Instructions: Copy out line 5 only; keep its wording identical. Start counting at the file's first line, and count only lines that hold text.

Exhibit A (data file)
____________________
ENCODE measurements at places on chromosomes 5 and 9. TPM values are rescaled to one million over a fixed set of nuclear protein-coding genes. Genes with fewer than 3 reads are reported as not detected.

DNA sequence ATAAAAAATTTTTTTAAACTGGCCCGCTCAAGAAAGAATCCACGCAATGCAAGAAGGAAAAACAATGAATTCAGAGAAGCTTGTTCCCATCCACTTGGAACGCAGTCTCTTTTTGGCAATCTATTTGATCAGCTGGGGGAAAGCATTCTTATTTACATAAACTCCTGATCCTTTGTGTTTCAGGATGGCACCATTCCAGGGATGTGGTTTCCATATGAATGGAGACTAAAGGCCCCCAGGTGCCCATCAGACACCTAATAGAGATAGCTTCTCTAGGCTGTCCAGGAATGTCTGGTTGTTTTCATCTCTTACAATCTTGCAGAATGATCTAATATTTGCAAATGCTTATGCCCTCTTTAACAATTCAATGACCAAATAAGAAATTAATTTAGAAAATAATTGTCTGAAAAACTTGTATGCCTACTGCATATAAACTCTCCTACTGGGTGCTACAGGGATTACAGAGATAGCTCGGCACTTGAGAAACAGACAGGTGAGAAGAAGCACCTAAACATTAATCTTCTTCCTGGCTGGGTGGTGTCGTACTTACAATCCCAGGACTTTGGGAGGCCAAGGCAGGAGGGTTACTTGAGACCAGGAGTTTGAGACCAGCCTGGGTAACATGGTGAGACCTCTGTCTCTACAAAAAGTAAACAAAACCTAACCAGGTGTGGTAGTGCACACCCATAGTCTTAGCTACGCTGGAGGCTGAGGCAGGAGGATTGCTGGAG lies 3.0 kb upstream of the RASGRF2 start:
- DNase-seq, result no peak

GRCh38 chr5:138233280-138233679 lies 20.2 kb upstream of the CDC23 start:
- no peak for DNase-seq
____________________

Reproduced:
- no peak for DNase-seq